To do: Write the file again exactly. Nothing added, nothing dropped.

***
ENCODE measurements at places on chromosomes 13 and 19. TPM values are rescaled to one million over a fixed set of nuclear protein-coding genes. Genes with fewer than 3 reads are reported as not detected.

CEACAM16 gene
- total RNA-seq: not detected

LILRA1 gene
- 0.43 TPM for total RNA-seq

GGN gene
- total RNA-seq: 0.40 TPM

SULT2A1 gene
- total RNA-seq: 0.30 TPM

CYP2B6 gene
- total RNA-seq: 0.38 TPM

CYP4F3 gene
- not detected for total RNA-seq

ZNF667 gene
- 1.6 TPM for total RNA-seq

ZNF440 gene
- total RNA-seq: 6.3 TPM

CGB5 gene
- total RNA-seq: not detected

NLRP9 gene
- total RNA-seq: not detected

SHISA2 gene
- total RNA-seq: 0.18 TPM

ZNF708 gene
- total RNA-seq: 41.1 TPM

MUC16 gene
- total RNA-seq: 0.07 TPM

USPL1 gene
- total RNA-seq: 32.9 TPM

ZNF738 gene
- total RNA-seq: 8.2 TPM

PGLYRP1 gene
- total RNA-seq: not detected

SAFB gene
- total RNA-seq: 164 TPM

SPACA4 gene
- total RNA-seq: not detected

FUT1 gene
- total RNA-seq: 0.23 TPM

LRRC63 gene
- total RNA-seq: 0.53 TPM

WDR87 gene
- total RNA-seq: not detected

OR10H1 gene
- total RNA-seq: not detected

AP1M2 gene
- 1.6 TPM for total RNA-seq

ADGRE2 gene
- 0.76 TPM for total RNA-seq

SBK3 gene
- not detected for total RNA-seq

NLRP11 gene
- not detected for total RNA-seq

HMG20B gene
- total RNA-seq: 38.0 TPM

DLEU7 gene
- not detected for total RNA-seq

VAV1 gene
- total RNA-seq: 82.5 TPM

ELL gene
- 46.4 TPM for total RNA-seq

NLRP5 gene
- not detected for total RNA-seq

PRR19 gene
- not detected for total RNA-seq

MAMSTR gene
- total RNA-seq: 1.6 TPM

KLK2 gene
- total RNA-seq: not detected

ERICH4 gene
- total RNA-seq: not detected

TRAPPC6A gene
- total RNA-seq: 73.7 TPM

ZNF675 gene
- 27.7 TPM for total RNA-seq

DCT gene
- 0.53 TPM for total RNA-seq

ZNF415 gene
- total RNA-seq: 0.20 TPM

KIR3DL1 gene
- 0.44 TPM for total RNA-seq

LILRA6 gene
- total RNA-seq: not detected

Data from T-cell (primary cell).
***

ENCODE measurements at places on chromosomes 13 and 19. TPM values are rescaled to one million over a fixed set of nuclear protein-coding genes. Genes with fewer than 3 reads are reported as not detected.

CEACAM16 gene
- total RNA-seq: not detected

LILRA1 gene
- 0.43 TPM for total RNA-seq

GGN gene
- total RNA-seq: 0.40 TPM

SULT2A1 gene
- total RNA-seq: 0.30 TPM

CYP2B6 gene
- total RNA-seq: 0.38 TPM

CYP4F3 gene
- not detected for total RNA-seq

ZNF667 gene
- 1.6 TPM for total RNA-seq

ZNF440 gene
- total RNA-seq: 6.3 TPM

CGB5 gene
- total RNA-seq: not detected

NLRP9 gene
- total RNA-seq: not detected

SHISA2 gene
- total RNA-seq: 0.18 TPM

ZNF708 gene
- total RNA-seq: 41.1 TPM

MUC16 gene
- total RNA-seq: 0.07 TPM

USPL1 gene
- total RNA-seq: 32.9 TPM

ZNF738 gene
- total RNA-seq: 8.2 TPM

PGLYRP1 gene
- total RNA-seq: not detected

SAFB gene
- total RNA-seq: 164 TPM

SPACA4 gene
- total RNA-seq: not detected

FUT1 gene
- total RNA-seq: 0.23 TPM

LRRC63 gene
- total RNA-seq: 0.53 TPM

WDR87 gene
- total RNA-seq: not detected

OR10H1 gene
- total RNA-seq: not detected

AP1M2 gene
- 1.6 TPM for total RNA-seq

ADGRE2 gene
- 0.76 TPM for total RNA-seq

SBK3 gene
- not detected for total RNA-seq

NLRP11 gene
- not detected for total RNA-seq

HMG20B gene
- total RNA-seq: 38.0 TPM

DLEU7 gene
- not detected for total RNA-seq

VAV1 gene
- total RNA-seq: 82.5 TPM

ELL gene
- 46.4 TPM for total RNA-seq

NLRP5 gene
- not detected for total RNA-seq

PRR19 gene
- not detected for total RNA-seq

MAMSTR gene
- total RNA-seq: 1.6 TPM

KLK2 gene
- total RNA-seq: not detected

ERICH4 gene
- total RNA-seq: not detected

TRAPPC6A gene
- total RNA-seq: 73.7 TPM

ZNF675 gene
- 27.7 TPM for total RNA-seq

DCT gene
- 0.53 TPM for total RNA-seq

ZNF415 gene
- total RNA-seq: 0.20 TPM

KIR3DL1 gene
- 0.44 TPM for total RNA-seq

LILRA6 gene
- total RNA-seq: not detected

Data from T-cell (primary cell).